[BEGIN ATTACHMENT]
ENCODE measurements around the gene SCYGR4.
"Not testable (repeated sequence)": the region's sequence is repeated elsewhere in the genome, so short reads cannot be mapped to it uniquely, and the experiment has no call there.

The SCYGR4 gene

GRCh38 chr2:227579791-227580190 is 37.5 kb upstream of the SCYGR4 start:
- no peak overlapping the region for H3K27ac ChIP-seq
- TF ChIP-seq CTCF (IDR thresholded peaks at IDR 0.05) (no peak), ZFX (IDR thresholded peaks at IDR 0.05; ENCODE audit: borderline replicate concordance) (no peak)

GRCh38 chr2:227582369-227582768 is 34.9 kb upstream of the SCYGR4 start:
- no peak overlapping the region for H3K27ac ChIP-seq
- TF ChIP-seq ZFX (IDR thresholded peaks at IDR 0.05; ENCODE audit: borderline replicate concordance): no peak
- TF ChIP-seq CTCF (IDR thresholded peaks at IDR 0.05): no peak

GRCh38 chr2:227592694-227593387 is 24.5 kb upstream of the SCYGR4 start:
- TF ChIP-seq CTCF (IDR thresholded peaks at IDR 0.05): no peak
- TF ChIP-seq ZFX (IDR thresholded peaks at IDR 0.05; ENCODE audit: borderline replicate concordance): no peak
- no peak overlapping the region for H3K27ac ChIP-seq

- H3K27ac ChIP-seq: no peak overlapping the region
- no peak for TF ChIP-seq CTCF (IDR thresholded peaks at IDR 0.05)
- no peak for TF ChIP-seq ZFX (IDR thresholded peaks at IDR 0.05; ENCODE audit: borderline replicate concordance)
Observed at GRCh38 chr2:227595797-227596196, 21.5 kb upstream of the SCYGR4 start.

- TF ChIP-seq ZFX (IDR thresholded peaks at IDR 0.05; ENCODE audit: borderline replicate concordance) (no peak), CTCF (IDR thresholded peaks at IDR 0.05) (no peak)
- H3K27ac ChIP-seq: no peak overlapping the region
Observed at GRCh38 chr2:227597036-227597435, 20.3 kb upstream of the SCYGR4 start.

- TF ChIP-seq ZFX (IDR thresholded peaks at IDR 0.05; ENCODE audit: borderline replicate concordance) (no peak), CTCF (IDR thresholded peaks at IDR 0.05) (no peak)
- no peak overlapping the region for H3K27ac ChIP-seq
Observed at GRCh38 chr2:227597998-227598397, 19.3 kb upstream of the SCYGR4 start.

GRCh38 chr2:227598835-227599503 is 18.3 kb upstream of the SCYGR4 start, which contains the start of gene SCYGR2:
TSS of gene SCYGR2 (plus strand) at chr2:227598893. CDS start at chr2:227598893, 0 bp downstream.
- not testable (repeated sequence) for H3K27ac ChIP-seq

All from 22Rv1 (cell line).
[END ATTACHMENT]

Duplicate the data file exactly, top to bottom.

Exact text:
ENCODE measurements around the gene SCYGR4.
"Not testable (repeated sequence)": the region's sequence is repeated elsewhere in the genome, so short reads cannot be mapped to it uniquely, and the experiment has no call there.

The SCYGR4 gene

GRCh38 chr2:227579791-227580190 is 37.5 kb upstream of the SCYGR4 start:
- no peak overlapping the region for H3K27ac ChIP-seq
- TF ChIP-seq CTCF (IDR thresholded peaks at IDR 0.05) (no peak), ZFX (IDR thresholded peaks at IDR 0.05; ENCODE audit: borderline replicate concordance) (no peak)

GRCh38 chr2:227582369-227582768 is 34.9 kb upstream of the SCYGR4 start:
- no peak overlapping the region for H3K27ac ChIP-seq
- TF ChIP-seq ZFX (IDR thresholded peaks at IDR 0.05; ENCODE audit: borderline replicate concordance): no peak
- TF ChIP-seq CTCF (IDR thresholded peaks at IDR 0.05): no peak

GRCh38 chr2:227592694-227593387 is 24.5 kb upstream of the SCYGR4 start:
- TF ChIP-seq CTCF (IDR thresholded peaks at IDR 0.05): no peak
- TF ChIP-seq ZFX (IDR thresholded peaks at IDR 0.05; ENCODE audit: borderline replicate concordance): no peak
- no peak overlapping the region for H3K27ac ChIP-seq

- H3K27ac ChIP-seq: no peak overlapping the region
- no peak for TF ChIP-seq CTCF (IDR thresholded peaks at IDR 0.05)
- no peak for TF ChIP-seq ZFX (IDR thresholded peaks at IDR 0.05; ENCODE audit: borderline replicate concordance)
Observed at GRCh38 chr2:227595797-227596196, 21.5 kb upstream of the SCYGR4 start.

- TF ChIP-seq ZFX (IDR thresholded peaks at IDR 0.05; ENCODE audit: borderline replicate concordance) (no peak), CTCF (IDR thresholded peaks at IDR 0.05) (no peak)
- H3K27ac ChIP-seq: no peak overlapping the region
Observed at GRCh38 chr2:227597036-227597435, 20.3 kb upstream of the SCYGR4 start.

- TF ChIP-seq ZFX (IDR thresholded peaks at IDR 0.05; ENCODE audit: borderline replicate concordance) (no peak), CTCF (IDR thresholded peaks at IDR 0.05) (no peak)
- no peak overlapping the region for H3K27ac ChIP-seq
Observed at GRCh38 chr2:227597998-227598397, 19.3 kb upstream of the SCYGR4 start.

GRCh38 chr2:227598835-227599503 is 18.3 kb upstream of the SCYGR4 start, which contains the start of gene SCYGR2:
TSS of gene SCYGR2 (plus strand) at chr2:227598893. CDS start at chr2:227598893, 0 bp downstream.
- not testable (repeated sequence) for H3K27ac ChIP-seq

All from 22Rv1 (cell line).